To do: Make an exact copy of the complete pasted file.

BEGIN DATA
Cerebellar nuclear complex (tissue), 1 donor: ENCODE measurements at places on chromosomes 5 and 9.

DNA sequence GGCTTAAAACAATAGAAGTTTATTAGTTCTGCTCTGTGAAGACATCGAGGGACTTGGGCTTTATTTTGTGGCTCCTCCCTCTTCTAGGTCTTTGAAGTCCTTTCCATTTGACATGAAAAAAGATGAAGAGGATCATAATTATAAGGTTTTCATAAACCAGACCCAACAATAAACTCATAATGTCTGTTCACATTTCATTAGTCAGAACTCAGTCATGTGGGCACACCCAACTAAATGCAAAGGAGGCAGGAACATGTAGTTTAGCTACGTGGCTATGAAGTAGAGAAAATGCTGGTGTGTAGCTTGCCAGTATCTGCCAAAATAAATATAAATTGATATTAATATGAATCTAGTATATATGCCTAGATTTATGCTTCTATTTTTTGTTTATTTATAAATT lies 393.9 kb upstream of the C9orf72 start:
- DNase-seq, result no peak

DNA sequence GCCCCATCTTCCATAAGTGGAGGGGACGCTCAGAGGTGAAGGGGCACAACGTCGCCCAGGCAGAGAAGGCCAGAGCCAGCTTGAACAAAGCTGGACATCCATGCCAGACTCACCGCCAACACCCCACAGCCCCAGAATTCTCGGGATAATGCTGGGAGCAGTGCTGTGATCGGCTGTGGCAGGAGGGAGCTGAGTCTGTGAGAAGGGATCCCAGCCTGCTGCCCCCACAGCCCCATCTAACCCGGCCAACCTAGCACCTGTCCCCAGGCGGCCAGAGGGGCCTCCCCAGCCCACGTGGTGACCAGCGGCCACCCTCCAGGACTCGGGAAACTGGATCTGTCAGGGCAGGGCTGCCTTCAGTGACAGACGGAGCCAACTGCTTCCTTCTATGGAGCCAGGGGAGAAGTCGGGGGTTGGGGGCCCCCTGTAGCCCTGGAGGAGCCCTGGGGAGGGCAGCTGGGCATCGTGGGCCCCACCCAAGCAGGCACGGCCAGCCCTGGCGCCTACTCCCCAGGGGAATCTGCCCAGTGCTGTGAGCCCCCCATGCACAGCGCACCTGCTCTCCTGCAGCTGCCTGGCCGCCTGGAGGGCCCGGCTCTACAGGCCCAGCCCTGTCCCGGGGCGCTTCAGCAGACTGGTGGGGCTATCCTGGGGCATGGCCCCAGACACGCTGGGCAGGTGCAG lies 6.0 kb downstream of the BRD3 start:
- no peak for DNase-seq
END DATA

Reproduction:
Cerebellar nuclear complex (tissue), 1 donor: ENCODE measurements at places on chromosomes 5 and 9.

DNA sequence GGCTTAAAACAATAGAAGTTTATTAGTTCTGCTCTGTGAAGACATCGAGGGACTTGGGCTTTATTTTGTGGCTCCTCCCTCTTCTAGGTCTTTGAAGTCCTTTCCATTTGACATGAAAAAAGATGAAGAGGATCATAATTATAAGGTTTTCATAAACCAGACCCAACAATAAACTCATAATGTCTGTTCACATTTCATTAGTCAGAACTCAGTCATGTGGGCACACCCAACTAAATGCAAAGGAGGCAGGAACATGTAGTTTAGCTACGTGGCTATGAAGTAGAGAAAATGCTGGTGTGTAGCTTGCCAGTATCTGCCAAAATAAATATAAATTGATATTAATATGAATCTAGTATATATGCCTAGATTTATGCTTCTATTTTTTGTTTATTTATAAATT lies 393.9 kb upstream of the C9orf72 start:
- DNase-seq, result no peak

DNA sequence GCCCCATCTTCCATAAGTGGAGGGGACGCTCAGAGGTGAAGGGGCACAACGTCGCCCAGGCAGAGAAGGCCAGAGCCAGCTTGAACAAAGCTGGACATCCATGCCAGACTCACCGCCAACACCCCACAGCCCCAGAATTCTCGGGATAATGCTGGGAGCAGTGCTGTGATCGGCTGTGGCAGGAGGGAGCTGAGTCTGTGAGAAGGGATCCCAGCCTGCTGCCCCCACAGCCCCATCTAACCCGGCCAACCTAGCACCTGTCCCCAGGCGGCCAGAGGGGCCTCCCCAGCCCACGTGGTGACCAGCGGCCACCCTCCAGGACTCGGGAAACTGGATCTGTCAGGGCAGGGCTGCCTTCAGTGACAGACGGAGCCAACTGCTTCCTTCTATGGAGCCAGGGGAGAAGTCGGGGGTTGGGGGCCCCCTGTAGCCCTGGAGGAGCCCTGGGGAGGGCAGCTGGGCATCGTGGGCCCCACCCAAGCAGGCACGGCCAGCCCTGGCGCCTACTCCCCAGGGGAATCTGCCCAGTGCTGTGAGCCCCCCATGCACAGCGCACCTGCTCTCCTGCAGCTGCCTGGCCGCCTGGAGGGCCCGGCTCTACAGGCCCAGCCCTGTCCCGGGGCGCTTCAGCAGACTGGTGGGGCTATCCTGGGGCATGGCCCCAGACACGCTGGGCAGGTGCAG lies 6.0 kb downstream of the BRD3 start:
- no peak for DNase-seq